Bring a Little More Savings to the Table

Bring a Little More Savings to the Table

A diligent review of your lease-related billings just may bring a little more savings to the table. With that in mind, we asked a number of NRTA members to offer their expertise on the topic of applying lease audit and lease administration skills to protect the bottom line. Here is a compendium of their thoughts.

The prudent retail lease auditor/lease administrator can help protect the bottom line of their company. A diligent review of your lease-related billings just may bring a little more savings to the table in this environment. There is a chance that you are being billed for costs that might not necessarily be valid based on the definitions in your lease.

Every lease is different, so you must take the time to understand the specifics of your lease before going down this path. There are four tips that we offer to help the lease auditor catch the “Trickle Down” costs that may creep into your lease billings.

Real Estate Taxes

There are a few things to look for as you begin paying your real estate tax bills for this year.

For those retailers that have stores that sit on their own parcel, you need to keep an eye on the assessment levied against your real estate. You should take an objective look at the assessed value to determine if it is in line with the market value. This obvi- ously needs to be done location by loca- tion. We suggest recruiting the assistance of professionals.Whether it is your tax accounting rm, a tax recovery rm or a law rm that specializes in real estate assessment challenges, you should consider a (cost-free) review of your portfolio.

For every retailer, whether you pay for your own parcel or you pay a pro rata share of the greater tax bill, you should review your lease to understand the de nition of real estate taxes. Some simple questions to ask as you review the lease and the real es- tate tax billing:

•What items outside of taxes on real property are included and are excluded?

•Pay close attention to special assess-
ments on the billing and in your lease.

•Has the assessed value changed and if so, why? What rights do you have as
tenant in appealing the assessment?

•Is the landlord passing through addition- al costs for a review of the assessment,
and if so, are they permitted to do so?
These four questions will allow you to at least capture some of the more common issues found in typical real estate billings.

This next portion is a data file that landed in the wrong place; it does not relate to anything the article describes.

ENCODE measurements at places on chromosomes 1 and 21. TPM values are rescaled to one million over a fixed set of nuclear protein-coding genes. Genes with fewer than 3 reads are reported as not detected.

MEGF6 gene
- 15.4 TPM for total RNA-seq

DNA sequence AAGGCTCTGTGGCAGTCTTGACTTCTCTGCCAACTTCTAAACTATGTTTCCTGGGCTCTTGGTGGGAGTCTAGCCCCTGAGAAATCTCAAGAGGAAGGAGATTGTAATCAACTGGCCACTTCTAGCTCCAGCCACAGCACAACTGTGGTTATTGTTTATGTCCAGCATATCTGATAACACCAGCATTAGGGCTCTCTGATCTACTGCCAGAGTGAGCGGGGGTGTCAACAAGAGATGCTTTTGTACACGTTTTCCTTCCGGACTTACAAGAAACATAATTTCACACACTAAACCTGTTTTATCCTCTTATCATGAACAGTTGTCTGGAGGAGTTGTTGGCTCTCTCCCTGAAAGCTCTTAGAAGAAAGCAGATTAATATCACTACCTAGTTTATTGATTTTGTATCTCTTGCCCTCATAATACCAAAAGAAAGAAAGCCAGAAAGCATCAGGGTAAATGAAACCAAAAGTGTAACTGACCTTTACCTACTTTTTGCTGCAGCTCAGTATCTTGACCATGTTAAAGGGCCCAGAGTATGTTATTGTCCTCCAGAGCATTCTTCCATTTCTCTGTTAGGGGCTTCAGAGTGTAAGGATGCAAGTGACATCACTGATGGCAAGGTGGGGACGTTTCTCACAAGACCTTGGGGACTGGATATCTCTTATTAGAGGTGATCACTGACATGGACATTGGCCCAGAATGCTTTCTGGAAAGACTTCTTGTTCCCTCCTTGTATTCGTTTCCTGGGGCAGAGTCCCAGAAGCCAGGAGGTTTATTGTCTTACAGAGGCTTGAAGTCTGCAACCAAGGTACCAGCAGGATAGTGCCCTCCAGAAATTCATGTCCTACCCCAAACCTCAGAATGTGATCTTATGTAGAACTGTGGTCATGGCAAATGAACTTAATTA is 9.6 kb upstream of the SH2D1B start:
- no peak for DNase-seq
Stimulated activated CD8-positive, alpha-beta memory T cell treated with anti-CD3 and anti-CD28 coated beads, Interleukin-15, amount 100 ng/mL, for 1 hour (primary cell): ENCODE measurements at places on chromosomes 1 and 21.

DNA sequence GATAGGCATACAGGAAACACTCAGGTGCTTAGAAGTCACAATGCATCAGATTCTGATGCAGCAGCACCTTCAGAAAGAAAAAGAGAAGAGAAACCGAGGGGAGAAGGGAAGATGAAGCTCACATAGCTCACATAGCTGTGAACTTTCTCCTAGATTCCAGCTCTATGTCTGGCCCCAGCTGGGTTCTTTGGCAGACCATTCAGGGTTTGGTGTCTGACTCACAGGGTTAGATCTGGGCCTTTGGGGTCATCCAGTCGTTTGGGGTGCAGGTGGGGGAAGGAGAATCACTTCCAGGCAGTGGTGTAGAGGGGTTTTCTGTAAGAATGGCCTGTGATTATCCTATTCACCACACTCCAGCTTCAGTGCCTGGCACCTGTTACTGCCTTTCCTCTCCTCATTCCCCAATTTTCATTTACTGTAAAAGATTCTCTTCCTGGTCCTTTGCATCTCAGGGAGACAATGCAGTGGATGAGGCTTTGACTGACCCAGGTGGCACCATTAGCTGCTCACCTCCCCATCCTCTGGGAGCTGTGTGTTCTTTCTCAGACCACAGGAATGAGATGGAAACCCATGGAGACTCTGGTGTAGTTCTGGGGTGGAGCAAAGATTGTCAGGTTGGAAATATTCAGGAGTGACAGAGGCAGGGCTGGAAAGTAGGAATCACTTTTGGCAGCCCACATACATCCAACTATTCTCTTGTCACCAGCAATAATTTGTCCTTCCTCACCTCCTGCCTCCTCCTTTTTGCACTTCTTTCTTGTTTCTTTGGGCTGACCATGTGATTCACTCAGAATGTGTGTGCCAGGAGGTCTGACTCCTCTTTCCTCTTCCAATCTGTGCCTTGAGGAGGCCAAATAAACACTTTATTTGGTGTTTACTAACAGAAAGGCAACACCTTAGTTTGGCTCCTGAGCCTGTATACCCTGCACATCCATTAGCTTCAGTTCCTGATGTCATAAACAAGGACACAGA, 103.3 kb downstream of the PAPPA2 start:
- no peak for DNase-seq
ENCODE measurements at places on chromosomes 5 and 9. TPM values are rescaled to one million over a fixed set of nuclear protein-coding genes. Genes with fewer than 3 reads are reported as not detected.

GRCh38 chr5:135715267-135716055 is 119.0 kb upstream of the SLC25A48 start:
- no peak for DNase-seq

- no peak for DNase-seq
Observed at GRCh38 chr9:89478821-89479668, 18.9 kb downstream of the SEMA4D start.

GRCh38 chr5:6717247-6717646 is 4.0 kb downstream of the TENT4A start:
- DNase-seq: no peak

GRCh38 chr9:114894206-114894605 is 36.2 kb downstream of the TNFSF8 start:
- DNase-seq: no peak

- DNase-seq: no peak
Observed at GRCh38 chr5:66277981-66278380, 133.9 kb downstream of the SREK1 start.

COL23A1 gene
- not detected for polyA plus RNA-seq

Insurance Cost Trickle
There are many issues related to insurance that can be addressed in any cost containment discussion. But what can the average lease auditor focus on to get a quick comfort level with an insurance billing?
One way to do this is looking at the rate per square foot in this (past) year’s billing versus the prior billing. If you see a significant increase, start asking questions.
Understand the area that is covered by the landlord’s billing and compare that against the definition of pro rata share of insurance in your lease. Is the landlord under-allocating the cost? In other words, are they including every tenant and/or storeroom (even if vacant) that should be included in the denominator? This is an item that a lease auditor should review for all occupancy billings including real estate taxes, insurance, common area maintenance, utilities and other shared expenses.
If your lease allows, require the landlord to provide proof of payment (to the insurance carrier) and proof of coverage in the form of an insurance certificate.
In requesting an insurance certificate, you will want to ensure that not only was

the landlord covered for the period they billed to you (assuming it is billed in arrears); but you also should ensure that you continue to be covered by requesting a cur- rent insurance certificate. This is especially important for locations where you may have a history of incidents and claims against the landlord (by third parties/customers).